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A CurtainUp London London Review

He died when he drank a tin of varnish. He had a lovely glossy finish! . . . . It's not Strindberg, you know!
---- Widow Twankey
Brian Protheroe as Abanazar
(Photo: Robert Day)
It's the pantomime season and Greenwich Theatre's excellent offering this year is their own production under Artistic Director Fiona Laird. Greenwich Theatre's audience was brimming with children enjoying the traditional Christmas treat and in front of me were the Second Lee Pack of Brownies (Girl Scouts) in uniform and delighted by the show. Aladdin at Greenwich is the second of the pantomimes I've arranged to see this December and I was reflecting on what elements there are in common and which are missing. Gone is the Principal Boy, the leading hero usually played by a girl in high boots and bare thighs. The romantic lead is now a young male, dashing, handsome and liable to set teenage girls' hearts a-flutter. The pantomime horse has evolved into a cuddly creature, in the case of Aladdin, Ping Pong, a giant panda with big eyelashes and a wind problem.

Full of smoke and flashes revealing the Genie of the Lamp (Daniel Robinson) and the Genie of the Ring (Laura Curnick), Greenwich's production is very pleasing visually. Some of the colourful costumes were sourced in the wonderful bazaar in Morocco's Marrakech. The tale Aladdin of course has this curious blend of Eastern promise, set in Peking, Aladdin (Amarjit Bassan) sports a pigtail and a Chinese hat, the love of his life is a Mandarin Emperor's daughter Princess So-Shy (Emma Jay Thomas) and the Grand Vizier (Jonathan Kemp) is more Persian in origin. When in Cairo, courtesy Magic Carpet airlines, where a scary Egyptian Mummy steals a member of the cast, the whole auditorium is filled with children shouting "Behind You!" to the remaining actors. This is seriously involving audience participation. The Crazy Frog music is a masterstroke and really popular with the children.

I loved Liam McKenna's Widow Twankey, younger than your average "dame", he (seemingly) adlibbed his way through the pantomime with fast patter and certainly the best jokes I've heard this season. For plenty of adult humour and quick fire comic lines Greenwich is the pantomime that will please the whole family. There are jokes about the leaning towells of pizza from the launderess Twankey, local references to the much hated Greenwich traffic wardens, and the future Olympics, and the topical, the Empress' (Rosie Ede) Botox injections. She used to be the barmaid at The Crispy Duck before she married the Emperor! Brian Protheroe as the villainous Abanazar stalks the stage in built up platform boots and a gold and black Siberian Cossack outfit, and sings "I'm Evil" to the tune of Peggy Lee's "I'm a woman, W-O-M-A-N". Amarjit Bassan as Aladdin is full of energy in the exciting chases and sings sweetly with the romantic interest Princess So-Shy (Emma Jay Thomas) and all ends happily with a white wedding scene. Fiona Laird has taken the traditional pantomime, rewritten by Andrew Pollard in witty rhyming couplets and cleverly produced a holiday show that will please adults and children alike.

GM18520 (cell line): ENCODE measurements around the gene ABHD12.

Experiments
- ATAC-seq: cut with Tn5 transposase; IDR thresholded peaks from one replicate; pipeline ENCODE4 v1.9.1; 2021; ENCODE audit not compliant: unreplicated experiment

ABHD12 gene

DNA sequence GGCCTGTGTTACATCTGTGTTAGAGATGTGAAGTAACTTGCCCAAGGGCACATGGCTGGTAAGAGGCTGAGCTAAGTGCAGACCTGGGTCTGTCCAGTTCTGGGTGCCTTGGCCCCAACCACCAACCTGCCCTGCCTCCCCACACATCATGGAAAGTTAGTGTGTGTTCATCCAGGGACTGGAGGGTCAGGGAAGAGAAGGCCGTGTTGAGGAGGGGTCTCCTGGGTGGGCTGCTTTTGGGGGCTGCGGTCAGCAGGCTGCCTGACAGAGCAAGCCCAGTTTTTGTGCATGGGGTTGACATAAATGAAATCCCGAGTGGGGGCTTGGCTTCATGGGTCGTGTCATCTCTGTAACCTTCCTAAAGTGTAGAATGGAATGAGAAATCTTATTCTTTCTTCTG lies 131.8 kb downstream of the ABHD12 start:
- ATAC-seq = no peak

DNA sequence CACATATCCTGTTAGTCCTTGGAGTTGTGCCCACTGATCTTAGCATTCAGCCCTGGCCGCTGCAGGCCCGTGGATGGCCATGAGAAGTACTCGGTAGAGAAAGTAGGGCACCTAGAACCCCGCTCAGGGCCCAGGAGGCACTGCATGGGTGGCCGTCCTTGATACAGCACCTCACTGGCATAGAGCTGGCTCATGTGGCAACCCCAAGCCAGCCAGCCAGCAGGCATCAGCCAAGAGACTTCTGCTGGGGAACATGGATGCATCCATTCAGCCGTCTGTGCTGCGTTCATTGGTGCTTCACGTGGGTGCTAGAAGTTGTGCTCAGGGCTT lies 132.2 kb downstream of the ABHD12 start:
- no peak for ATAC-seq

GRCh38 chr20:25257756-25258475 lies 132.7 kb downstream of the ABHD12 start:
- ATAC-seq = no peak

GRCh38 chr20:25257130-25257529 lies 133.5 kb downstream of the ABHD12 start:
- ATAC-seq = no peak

For more about this season's pantomines, see our 2005 Holiday show Feature

Written by Andrew Pollard
Directed by Fiona Laird

Starring: Brian Protheroe, Liam McKenna
With: Amarjit Bassan, Laura Curnick, Tony Dinh Le, Rosie Ede, Jonathan Kemp, Donna Marsh, Daniel Robinson, Emma Jay Thomas
Designer: Ralph Oswick
Lighting Designer: Neil Fulcher
Sound Designer: Colin Compost
Choreographer: Janine Davies
Musical Director: Alexander Rudd
Costume Maker: Olive Pike
Greenwich Theatre Production in association with the Natural Theatre Company
Running time: Two hours 10 minutes with one interval
Box Office: 020 8858 7755
Booking until 7th January 2006
Reviewed by Lizzie Loveridge based on 9th December 2005 performance at Greenwich Theatre, Crooms Hill, London SE10 (Rail/DLR: Greenwich/ Cutty Sark)
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